Up-front, transparent communication is crucial. If you tell your team the 360-degree feedback will be used to improve professional development planning but you end up using it to decide who gets promoted, your team will feel betrayed.

In addition, knowing how the 360-degree feedback will be used will likely influence how people respond to the questions. Make sure you’re clear about which aspects will (and will not) remain anonymous, too. Remember, if you don’t prepare your team, every action in the 360-degree review will feel like an uninformed click on the Minesweeper grid.

Summarize Peer Feedback to Ensure Anonymity

It’s easy to recognize a teammate’s writing style or home in on specific identifying details, so you should never provide your team with the raw feedback. Instead, managers should review and summarize the content. To prevent reactionary feedback, you should wait until everyone has submitted their reviews before releasing anything.

When you review peer feedback, focus on the overall sentiment and the main points rather than specific feelings. If you notice animosity between teammates, speak to each employee individually to gain more context. Then, you can work on conflict resolution separately and stick to the main goals of the 360-degree feedback process.

As you decide which aspects of feedback to include in summaries, continually refer back to your objectives. Look for the parts of the review that are most relevant to the main goals of the review process.

Trust Words over Numbers

Keep in mind that “humans are unreliable raters of other humans.” Studies show that people lack objectivity and rate others based on their personal standards, not on an established company-wide scale. But many 360-degree feedback programs reduce people and their skills to average ratings. While it may seem more efficient to rate people’s skills on a scale of one to five, averages lack context and can be easily skewed.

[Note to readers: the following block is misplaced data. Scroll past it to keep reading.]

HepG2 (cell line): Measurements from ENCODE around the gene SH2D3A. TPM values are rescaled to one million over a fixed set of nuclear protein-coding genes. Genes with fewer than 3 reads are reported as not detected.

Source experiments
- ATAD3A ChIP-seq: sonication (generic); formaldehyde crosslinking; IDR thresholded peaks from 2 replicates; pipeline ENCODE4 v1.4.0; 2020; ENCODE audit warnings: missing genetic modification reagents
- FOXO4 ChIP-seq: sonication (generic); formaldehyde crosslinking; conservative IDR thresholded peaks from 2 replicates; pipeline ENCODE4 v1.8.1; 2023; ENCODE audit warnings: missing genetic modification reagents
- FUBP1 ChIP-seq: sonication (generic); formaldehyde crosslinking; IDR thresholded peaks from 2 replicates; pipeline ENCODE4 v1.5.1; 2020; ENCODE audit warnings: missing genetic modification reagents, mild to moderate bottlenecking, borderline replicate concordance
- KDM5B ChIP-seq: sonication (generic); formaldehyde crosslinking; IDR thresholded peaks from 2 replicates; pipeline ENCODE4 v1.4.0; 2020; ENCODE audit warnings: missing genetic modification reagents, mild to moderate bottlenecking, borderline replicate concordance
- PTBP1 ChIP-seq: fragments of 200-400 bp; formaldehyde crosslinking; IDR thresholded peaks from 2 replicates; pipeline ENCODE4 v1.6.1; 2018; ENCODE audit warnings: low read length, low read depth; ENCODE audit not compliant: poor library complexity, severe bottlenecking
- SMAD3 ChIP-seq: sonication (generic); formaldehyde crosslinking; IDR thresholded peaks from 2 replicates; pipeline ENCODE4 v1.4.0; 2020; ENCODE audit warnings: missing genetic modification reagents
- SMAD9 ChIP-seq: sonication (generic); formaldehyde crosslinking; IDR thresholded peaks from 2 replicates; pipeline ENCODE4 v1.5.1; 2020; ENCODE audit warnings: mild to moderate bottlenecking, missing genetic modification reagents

If Maria consistently struggles to work with Jim because he misses deadlines, she might rate his time management as one out of five. But if four other employees rate him at four out of five, Jim’s average will paint a satisfactory picture, burying Maria’s feedback in the process.

Outliers are important. Ask yourself: What led to Maria’s drastically different rating? A personality mismatch? A project-based issue? Don’t accept the average rating and assume everything is fine. For context, look at the words. Number scales are fine for at-a-glance analyses, but written feedback will give you more valuable information.

Help Your Team Avoid Stressful Surprises

Minesweeper is a game that plays on fear of the unknown. But fear and uncertainty should not play a role in the workplace, much less in your 360-degree feedback process. Much of the anxiety linked to 360 reviews boils down to lack of transparency. If your team has to wait all year to find out what their managers and peers think of them, they’re bound to feel uneasy.

When you prioritize regular communication and make time for feedback throughout the year, 360 reviews won’t feel so intimidating. Weekly one-on-ones make time and space to discuss work and personal lives, monitor goals, celebrate wins, and address issues on a regular basis instead of all at once. Sign up for Uptick , and start making more time for open communication.